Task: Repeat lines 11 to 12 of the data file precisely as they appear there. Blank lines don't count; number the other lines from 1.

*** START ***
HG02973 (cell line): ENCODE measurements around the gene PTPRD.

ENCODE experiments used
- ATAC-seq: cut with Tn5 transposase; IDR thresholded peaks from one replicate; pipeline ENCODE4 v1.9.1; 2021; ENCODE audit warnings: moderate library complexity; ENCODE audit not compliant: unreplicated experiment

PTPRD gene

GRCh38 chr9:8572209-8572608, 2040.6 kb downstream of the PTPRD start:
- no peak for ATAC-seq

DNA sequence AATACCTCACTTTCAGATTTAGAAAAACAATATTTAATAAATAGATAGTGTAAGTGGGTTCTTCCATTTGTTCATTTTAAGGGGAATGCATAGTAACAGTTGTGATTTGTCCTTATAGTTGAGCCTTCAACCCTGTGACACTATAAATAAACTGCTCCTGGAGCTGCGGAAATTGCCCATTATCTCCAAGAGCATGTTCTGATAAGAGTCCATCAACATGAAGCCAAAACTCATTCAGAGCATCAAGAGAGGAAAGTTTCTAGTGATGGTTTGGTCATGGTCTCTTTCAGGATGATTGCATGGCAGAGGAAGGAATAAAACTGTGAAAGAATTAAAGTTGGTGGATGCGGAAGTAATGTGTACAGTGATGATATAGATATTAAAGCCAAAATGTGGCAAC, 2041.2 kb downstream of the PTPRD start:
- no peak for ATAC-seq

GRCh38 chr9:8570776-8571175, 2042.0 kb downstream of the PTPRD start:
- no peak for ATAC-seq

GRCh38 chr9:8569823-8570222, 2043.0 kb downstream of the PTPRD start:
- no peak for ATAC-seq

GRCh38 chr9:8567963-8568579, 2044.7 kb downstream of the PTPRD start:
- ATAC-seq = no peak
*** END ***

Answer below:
GRCh38 chr9:8569823-8570222, 2043.0 kb downstream of the PTPRD start:
- no peak for ATAC-seq